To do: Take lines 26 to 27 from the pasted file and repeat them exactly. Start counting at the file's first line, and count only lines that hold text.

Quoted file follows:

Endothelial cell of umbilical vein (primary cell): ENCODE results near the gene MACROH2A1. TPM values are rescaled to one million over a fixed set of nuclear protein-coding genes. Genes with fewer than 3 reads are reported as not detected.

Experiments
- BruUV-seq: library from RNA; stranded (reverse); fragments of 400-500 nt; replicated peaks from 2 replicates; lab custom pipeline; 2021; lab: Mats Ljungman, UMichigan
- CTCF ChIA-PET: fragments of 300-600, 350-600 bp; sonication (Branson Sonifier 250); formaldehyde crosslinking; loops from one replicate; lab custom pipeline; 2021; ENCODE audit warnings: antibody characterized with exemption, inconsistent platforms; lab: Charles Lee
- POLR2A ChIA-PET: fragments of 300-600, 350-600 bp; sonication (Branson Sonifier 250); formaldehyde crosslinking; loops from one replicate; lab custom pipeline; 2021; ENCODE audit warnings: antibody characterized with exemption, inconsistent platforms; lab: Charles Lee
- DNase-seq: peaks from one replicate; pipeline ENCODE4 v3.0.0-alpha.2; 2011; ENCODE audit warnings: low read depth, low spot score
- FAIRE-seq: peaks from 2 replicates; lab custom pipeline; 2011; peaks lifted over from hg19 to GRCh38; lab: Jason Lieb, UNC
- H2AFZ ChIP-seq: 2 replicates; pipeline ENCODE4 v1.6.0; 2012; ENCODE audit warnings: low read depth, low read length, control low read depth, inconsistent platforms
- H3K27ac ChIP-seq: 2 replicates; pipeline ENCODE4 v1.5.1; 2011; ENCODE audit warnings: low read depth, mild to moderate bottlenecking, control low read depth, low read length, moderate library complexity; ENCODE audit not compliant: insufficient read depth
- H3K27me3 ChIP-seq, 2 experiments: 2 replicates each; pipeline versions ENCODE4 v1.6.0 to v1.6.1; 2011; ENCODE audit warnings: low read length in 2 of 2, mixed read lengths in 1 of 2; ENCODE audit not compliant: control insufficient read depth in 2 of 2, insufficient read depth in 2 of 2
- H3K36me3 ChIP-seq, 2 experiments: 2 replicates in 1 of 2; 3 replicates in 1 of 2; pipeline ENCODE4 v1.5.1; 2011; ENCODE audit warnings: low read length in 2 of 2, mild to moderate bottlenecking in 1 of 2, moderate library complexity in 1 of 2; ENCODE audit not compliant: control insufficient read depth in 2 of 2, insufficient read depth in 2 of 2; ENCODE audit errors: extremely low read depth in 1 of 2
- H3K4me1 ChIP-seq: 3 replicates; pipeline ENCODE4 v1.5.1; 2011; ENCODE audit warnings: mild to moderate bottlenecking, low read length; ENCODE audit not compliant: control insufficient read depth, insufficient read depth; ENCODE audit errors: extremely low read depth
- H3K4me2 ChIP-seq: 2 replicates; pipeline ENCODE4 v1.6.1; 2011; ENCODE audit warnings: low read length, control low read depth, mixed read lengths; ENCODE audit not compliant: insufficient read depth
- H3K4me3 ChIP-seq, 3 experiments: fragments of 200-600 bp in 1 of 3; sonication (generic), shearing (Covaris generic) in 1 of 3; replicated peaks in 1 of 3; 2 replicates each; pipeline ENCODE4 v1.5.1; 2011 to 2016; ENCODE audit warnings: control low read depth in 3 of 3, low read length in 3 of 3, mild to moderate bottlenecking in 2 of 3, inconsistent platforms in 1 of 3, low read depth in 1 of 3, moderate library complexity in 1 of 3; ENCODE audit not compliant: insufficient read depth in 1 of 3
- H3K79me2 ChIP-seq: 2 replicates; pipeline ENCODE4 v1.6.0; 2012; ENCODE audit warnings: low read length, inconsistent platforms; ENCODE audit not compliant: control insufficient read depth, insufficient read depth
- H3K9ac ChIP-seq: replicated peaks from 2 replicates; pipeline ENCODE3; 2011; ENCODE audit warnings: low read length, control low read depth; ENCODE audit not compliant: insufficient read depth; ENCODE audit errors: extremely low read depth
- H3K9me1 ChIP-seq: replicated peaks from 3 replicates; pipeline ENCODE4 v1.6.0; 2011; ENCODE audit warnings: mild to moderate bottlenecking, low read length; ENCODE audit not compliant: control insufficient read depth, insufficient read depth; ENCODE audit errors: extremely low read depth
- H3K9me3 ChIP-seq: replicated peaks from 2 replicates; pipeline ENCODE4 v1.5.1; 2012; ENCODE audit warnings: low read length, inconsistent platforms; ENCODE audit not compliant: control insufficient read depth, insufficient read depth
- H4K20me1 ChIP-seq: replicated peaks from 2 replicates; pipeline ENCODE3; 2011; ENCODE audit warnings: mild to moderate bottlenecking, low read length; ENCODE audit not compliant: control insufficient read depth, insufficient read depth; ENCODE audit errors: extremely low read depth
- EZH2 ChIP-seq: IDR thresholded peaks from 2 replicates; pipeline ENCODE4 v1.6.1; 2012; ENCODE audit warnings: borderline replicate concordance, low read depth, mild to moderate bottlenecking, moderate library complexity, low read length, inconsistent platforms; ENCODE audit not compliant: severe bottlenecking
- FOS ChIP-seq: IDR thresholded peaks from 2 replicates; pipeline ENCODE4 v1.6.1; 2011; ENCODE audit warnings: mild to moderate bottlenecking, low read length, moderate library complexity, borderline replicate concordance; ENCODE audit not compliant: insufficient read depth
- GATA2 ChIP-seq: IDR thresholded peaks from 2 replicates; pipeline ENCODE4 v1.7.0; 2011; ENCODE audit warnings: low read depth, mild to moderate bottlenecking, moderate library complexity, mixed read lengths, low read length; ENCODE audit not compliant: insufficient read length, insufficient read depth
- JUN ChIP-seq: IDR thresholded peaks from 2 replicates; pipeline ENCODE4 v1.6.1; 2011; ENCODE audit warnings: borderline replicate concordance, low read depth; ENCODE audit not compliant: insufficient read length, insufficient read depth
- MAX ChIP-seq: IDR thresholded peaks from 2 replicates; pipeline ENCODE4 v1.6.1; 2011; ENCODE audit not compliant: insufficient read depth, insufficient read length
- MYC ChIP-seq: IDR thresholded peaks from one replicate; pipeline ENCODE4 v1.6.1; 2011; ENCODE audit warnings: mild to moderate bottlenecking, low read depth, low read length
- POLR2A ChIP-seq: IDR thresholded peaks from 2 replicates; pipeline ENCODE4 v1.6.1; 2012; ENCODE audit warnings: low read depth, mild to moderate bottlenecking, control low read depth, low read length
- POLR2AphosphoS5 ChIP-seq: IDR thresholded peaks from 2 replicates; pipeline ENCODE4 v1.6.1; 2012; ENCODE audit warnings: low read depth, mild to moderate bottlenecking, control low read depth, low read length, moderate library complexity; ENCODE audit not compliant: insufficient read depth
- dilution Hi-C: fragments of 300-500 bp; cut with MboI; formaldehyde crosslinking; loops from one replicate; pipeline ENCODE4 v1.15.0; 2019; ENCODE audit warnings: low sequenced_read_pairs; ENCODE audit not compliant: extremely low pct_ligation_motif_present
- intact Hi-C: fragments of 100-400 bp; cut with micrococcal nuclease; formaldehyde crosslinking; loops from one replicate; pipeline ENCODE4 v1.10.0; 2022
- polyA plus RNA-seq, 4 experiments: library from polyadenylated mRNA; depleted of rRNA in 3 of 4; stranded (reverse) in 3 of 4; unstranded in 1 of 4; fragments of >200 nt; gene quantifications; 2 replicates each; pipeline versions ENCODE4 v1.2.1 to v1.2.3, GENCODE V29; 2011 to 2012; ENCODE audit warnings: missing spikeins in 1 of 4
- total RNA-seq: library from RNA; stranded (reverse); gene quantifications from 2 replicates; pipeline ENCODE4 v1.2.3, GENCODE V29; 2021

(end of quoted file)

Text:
- POLR2A ChIP-seq: IDR thresholded peaks from 2 replicates; pipeline ENCODE4 v1.6.1; 2012; ENCODE audit warnings: low read depth, mild to moderate bottlenecking, control low read depth, low read length
- POLR2AphosphoS5 ChIP-seq: IDR thresholded peaks from 2 replicates; pipeline ENCODE4 v1.6.1; 2012; ENCODE audit warnings: low read depth, mild to moderate bottlenecking, control low read depth, low read length, moderate library complexity; ENCODE audit not compliant: insufficient read depth